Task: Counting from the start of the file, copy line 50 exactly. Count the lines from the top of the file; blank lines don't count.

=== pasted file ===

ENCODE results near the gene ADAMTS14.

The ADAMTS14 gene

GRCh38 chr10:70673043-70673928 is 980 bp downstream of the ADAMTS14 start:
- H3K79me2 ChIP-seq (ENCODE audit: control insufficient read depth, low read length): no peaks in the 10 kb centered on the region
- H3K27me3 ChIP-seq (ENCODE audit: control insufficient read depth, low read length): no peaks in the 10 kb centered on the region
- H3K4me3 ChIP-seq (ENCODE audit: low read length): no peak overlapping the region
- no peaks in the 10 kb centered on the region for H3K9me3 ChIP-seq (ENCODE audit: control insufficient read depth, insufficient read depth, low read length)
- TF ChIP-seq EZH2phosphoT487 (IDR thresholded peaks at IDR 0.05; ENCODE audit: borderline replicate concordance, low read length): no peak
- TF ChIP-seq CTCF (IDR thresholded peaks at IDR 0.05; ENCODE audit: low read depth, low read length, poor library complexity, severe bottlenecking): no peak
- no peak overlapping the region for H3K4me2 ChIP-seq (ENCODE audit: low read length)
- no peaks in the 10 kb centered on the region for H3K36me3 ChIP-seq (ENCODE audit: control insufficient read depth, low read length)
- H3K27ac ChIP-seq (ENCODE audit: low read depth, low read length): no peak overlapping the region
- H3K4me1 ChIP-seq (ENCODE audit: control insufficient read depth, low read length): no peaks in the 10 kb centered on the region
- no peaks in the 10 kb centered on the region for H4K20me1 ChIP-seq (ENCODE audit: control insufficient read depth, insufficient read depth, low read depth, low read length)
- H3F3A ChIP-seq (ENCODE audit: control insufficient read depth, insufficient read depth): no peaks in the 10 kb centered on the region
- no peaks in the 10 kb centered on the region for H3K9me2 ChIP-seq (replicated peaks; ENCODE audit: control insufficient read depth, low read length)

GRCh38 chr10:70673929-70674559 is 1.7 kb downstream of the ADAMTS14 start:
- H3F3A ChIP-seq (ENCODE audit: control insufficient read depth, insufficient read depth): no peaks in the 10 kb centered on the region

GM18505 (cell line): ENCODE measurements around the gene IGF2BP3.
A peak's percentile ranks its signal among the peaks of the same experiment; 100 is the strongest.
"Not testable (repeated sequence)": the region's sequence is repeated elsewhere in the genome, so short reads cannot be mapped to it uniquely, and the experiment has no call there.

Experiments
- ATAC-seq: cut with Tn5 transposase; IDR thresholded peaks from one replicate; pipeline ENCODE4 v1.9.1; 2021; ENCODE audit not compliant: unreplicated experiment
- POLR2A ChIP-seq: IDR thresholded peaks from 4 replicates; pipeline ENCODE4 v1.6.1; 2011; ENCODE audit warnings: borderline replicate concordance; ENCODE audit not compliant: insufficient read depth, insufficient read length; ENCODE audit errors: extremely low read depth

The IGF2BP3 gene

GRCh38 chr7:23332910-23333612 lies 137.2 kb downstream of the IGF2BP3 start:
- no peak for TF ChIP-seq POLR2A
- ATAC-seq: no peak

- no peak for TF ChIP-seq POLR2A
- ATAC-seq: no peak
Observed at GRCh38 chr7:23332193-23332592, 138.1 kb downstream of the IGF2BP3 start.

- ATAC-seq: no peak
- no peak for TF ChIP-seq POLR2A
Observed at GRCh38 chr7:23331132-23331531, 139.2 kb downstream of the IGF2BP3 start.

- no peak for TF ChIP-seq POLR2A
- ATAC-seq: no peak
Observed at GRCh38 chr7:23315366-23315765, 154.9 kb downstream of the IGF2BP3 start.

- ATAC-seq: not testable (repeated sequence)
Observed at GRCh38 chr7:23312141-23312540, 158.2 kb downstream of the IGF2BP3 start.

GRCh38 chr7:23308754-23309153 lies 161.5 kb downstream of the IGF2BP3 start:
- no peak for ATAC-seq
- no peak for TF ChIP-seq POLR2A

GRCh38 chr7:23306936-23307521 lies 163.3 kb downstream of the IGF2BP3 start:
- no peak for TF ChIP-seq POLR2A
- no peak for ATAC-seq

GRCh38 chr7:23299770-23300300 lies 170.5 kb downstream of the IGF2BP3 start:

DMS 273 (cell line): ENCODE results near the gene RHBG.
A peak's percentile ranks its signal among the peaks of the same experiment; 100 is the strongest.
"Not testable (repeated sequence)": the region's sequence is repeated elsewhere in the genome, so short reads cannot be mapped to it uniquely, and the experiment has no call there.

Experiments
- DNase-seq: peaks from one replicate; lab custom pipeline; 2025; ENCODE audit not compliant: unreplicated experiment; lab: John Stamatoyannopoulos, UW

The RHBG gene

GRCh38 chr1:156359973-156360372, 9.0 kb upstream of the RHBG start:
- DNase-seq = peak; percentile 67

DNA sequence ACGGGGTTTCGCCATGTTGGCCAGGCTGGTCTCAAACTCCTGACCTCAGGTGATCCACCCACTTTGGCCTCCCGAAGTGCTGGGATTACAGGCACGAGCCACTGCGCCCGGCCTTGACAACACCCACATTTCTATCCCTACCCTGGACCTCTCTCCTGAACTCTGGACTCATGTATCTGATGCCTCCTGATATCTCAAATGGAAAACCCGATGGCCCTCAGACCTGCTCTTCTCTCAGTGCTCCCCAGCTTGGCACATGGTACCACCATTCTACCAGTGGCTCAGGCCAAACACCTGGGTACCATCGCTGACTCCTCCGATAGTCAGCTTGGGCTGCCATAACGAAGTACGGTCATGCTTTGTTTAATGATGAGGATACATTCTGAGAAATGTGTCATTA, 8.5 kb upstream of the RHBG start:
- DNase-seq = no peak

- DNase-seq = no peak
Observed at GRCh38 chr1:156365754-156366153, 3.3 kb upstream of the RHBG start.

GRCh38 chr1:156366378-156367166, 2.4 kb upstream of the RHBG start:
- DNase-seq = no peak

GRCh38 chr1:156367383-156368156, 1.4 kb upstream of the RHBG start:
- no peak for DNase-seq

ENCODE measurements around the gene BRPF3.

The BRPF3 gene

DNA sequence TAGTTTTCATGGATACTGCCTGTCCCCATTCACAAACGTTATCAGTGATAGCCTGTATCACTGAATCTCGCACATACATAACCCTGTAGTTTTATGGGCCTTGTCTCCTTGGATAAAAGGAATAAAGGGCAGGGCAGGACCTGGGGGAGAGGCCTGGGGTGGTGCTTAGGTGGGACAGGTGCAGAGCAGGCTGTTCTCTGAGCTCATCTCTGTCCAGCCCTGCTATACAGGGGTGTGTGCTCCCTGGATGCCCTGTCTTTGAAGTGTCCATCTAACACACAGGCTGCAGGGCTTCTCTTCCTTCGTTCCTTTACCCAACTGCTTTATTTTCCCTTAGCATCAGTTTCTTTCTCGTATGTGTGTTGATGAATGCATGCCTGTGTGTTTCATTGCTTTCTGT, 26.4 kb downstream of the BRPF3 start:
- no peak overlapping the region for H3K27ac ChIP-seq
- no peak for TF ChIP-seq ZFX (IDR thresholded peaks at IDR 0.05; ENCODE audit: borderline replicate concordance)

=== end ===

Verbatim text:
Experiments